Premature births do happen, and they’re becoming more common these days. As more infants today are born early, even more, parents need to prepare themselves for what to expect as preemie parents. First, don’t be afraid to ask your doctor what you should know when caring for a preemie now; that way, you and your partner can prepare.
Preemies Need Extra Care
You can ask any parent with a premature infant, and they’d tell you it is extra work. But that work doesn’t always involve putting your child into a bubble and creating a manufactured world around them. While it does implicate extra attention, it doesn’t mean you need to shield them from the world.
The times with your preemie will be trying, but that’s because their immune system isn’t up to par with a full-term infant’s. But just because they’re delayed slightly doesn’t mean they will be forever. Expect additional feeding times, as a preemie’s tummy is tiny and doesn’t hold much food at first.
Extra Equipment Might Go Home With You
Premature infants might require extra time in the NICU before heading home. You might even be sent home without your baby the first month—some babies stay close to a year in the hospital, but that weighs on serious health complications.
Once your baby’s allowed to go home, you might take some equipment. If there is gear, ensure the nursery has room to accommodate it. Things like an oxygen tank or sleep monitor must be attached to the baby constantly to ensure their oxygen levels are normal and to keep track of their sleeping patterns. The best way to help preemies sleep through the night is not to make too much noise, which can startle them.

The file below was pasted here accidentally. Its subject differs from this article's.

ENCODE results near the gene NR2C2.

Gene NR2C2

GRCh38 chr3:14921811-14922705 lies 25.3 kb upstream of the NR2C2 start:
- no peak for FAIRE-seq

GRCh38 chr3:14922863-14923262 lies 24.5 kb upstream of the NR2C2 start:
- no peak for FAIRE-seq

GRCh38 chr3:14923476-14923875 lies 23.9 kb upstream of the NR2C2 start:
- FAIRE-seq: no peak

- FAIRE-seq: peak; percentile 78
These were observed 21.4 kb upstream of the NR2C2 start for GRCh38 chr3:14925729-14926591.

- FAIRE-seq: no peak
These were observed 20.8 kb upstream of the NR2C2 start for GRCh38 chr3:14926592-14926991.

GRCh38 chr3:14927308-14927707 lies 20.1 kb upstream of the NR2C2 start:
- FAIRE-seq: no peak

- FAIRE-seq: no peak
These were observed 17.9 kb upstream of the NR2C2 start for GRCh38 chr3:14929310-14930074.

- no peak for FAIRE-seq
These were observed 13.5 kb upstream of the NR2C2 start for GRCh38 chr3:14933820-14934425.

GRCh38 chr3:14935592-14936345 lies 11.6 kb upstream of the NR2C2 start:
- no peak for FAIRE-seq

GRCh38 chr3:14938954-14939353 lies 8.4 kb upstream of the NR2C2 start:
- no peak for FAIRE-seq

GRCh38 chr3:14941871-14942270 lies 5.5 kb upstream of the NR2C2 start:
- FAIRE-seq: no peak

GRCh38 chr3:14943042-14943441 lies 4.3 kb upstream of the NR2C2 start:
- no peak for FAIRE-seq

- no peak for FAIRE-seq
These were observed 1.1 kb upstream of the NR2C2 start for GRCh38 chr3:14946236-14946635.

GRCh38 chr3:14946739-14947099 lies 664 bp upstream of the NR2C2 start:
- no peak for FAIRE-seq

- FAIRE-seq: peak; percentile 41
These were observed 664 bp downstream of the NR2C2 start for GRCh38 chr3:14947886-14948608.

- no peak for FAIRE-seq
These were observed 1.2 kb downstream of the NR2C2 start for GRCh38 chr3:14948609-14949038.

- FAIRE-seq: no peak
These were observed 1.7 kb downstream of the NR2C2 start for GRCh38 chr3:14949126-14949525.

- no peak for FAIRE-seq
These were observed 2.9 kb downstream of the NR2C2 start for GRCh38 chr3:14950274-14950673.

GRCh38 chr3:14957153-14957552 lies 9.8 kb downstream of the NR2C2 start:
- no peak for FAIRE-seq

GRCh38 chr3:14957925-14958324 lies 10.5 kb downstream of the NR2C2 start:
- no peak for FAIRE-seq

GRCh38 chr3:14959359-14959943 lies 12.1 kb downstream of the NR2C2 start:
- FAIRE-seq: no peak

Keeping Track of Your Infant’s Progress Is Essential
Keeping track of a child’s progress is essential but direr with a premature infant. The best way of knowing if your child may have further delays as they grow is to journal everything from crawling to walking to grabbing. Tracking their progress helps pediatricians paint a picture of how well a child is developing.
If the development is off anywhere, make sure to record it and show it at your next doctor’s appointment. It is typical for a preemie not to be entirely caught up with full-term infants until they’re 3 years old. If you ever need extra help, reach out to your pediatrician about additional care services to help your child reach their milestones.
One of the other things to know when caring for a preemie is to love unconditionally. Preemies might be a handful, but giving them extra love and affection can instill confidence to achieve their milestones and build a stronger bond. Parents of preemies need guidance, and with this blog, you’re sure to feel confident in raising your baby. Take it one day at a time because they grow up fast.